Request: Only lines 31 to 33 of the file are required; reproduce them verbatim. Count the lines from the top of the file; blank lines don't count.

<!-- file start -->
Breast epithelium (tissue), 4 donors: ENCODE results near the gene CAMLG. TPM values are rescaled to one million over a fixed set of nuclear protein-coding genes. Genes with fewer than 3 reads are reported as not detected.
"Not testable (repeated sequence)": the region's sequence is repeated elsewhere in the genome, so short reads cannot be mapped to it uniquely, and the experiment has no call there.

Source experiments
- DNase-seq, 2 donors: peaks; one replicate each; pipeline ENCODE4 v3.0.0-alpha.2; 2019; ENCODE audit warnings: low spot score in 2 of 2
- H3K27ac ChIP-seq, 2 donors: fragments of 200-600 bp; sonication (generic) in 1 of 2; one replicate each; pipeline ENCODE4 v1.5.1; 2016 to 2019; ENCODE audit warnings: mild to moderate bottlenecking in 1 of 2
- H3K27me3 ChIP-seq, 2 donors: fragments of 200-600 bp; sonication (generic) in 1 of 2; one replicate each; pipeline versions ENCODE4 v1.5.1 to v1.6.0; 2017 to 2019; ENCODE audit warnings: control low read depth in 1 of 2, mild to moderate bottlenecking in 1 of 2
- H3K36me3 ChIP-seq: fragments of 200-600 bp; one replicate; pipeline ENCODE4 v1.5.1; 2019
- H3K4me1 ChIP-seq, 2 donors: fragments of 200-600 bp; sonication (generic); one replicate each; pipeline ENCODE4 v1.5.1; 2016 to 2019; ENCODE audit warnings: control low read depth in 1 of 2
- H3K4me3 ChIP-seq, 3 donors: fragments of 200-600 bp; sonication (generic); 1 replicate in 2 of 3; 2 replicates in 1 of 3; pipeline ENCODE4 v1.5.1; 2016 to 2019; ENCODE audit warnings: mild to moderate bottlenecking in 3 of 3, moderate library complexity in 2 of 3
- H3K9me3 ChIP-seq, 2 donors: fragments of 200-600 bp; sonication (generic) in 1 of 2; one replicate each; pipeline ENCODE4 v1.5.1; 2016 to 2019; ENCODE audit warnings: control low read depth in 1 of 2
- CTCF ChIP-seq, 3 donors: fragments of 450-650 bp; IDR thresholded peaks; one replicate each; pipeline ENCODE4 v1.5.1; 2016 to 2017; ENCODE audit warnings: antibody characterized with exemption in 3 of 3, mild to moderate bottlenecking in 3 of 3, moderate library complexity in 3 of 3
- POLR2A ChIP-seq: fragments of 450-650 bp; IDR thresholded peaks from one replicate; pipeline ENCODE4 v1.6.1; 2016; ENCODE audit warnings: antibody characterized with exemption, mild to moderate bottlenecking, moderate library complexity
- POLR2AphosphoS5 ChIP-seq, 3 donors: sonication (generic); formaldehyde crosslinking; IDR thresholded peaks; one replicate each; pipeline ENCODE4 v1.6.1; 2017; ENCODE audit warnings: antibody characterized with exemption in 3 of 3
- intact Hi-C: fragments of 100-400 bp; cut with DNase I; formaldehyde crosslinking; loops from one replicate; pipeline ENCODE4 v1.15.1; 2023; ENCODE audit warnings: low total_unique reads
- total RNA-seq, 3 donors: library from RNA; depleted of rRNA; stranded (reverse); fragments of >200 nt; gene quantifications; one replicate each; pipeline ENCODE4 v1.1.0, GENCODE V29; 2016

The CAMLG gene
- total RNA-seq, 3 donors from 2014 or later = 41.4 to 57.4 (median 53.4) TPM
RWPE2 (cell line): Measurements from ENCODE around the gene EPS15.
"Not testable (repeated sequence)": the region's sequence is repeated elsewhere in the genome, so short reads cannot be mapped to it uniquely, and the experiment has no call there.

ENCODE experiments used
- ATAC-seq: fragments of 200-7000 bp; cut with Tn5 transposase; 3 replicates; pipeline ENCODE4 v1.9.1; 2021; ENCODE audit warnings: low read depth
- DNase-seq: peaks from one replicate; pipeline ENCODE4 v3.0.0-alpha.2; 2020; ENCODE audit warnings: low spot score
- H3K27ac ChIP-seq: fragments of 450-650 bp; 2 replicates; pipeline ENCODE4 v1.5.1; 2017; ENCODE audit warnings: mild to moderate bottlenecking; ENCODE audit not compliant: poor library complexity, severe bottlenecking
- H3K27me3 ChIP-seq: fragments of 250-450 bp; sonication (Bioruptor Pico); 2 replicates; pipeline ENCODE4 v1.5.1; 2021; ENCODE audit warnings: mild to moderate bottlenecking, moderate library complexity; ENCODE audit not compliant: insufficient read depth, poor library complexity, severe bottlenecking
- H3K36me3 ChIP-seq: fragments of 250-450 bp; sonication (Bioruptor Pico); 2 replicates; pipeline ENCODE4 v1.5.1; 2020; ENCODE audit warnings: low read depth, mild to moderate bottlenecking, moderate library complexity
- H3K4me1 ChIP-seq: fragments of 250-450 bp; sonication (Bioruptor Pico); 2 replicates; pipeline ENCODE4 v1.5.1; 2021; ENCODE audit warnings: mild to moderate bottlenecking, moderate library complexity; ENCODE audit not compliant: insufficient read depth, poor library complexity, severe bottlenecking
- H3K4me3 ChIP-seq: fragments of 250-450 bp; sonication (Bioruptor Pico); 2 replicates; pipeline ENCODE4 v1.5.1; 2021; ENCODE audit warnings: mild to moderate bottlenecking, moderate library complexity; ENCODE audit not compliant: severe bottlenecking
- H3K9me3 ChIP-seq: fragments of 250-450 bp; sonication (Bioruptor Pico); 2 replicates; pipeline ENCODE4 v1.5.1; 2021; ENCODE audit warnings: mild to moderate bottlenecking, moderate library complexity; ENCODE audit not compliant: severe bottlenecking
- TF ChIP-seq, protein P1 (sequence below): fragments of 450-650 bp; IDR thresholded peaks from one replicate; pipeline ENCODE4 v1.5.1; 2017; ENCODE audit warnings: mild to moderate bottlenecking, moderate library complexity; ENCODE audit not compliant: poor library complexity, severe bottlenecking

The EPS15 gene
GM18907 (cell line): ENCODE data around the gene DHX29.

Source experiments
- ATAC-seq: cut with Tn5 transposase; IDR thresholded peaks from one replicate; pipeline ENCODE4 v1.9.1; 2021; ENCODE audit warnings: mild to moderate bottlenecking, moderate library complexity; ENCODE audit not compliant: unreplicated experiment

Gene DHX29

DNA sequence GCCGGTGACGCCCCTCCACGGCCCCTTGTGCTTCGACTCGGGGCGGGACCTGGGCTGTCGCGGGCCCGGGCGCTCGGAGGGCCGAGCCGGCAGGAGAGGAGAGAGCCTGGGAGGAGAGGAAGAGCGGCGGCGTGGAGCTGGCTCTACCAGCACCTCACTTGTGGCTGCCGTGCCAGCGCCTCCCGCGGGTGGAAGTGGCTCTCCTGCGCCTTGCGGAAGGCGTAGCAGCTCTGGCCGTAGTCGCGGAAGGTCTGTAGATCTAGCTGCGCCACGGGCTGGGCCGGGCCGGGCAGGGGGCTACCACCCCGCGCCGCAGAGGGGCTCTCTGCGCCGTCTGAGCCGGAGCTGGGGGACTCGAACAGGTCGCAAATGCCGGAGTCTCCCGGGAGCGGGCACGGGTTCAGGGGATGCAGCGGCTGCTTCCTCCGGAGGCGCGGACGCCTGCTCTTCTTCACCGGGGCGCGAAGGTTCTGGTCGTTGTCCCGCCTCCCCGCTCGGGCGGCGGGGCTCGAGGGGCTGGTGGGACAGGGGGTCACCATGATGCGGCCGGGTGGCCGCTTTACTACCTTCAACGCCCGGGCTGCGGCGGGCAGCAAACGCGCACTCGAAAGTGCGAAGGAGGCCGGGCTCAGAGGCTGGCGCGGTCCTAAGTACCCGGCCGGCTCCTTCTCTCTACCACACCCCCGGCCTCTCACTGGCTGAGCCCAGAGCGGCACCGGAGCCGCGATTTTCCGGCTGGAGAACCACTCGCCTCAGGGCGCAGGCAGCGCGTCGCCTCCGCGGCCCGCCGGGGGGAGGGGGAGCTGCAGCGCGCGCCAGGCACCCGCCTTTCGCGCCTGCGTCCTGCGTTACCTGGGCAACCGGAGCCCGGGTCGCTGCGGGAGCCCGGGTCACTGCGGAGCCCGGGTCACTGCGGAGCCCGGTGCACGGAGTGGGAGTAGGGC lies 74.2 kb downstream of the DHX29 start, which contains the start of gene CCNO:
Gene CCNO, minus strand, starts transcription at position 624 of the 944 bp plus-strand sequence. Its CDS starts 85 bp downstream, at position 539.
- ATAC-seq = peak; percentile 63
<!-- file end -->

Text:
GM18907 (cell line): ENCODE data around the gene DHX29.

Source experiments
- ATAC-seq: cut with Tn5 transposase; IDR thresholded peaks from one replicate; pipeline ENCODE4 v1.9.1; 2021; ENCODE audit warnings: mild to moderate bottlenecking, moderate library complexity; ENCODE audit not compliant: unreplicated experiment